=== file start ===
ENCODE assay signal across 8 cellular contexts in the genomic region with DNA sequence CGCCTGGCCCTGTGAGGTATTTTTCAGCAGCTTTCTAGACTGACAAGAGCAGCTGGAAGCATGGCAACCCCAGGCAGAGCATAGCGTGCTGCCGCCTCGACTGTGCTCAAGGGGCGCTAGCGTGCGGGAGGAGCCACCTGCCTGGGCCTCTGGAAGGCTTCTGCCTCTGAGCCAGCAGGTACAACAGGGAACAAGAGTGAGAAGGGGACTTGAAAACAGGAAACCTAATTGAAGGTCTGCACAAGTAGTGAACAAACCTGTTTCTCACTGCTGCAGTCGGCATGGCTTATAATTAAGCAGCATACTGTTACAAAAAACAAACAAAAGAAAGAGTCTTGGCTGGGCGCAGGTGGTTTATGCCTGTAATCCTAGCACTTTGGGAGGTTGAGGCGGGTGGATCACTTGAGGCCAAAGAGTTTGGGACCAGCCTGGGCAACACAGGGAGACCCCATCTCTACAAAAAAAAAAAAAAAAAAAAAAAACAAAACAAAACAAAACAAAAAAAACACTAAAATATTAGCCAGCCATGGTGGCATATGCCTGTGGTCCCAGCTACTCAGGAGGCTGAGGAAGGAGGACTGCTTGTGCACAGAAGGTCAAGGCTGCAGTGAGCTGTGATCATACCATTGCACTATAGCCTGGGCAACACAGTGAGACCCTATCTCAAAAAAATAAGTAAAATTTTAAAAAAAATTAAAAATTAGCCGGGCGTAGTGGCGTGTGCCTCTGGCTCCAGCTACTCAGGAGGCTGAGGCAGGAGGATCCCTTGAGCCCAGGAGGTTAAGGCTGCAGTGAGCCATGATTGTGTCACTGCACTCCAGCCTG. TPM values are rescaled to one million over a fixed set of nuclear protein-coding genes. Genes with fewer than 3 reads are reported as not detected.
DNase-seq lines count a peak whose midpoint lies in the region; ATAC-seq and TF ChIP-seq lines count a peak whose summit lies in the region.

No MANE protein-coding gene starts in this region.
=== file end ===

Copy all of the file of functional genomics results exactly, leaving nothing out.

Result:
ENCODE assay signal across 8 cellular contexts in the genomic region with DNA sequence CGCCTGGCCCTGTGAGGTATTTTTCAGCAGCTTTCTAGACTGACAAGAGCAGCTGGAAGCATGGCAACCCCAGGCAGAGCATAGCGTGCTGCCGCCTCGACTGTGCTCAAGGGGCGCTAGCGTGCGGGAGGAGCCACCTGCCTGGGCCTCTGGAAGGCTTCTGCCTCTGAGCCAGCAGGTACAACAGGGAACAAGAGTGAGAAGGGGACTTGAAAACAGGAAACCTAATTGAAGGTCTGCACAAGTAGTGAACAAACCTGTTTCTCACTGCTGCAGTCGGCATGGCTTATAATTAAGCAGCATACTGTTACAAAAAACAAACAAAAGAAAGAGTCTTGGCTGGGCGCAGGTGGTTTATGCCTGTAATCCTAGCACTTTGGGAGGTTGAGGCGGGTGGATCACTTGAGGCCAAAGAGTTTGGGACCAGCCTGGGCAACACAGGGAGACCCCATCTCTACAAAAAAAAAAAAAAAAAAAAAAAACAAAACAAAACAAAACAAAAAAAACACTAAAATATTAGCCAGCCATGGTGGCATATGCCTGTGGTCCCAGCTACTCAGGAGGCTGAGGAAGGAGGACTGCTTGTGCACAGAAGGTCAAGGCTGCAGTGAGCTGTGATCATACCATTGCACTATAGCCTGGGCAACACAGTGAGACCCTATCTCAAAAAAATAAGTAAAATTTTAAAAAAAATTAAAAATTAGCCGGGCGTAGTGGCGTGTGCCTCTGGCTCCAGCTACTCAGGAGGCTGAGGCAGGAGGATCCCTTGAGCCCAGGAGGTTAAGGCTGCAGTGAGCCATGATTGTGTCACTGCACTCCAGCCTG. TPM values are rescaled to one million over a fixed set of nuclear protein-coding genes. Genes with fewer than 3 reads are reported as not detected.
DNase-seq lines count a peak whose midpoint lies in the region; ATAC-seq and TF ChIP-seq lines count a peak whose summit lies in the region.

No MANE protein-coding gene starts in this region.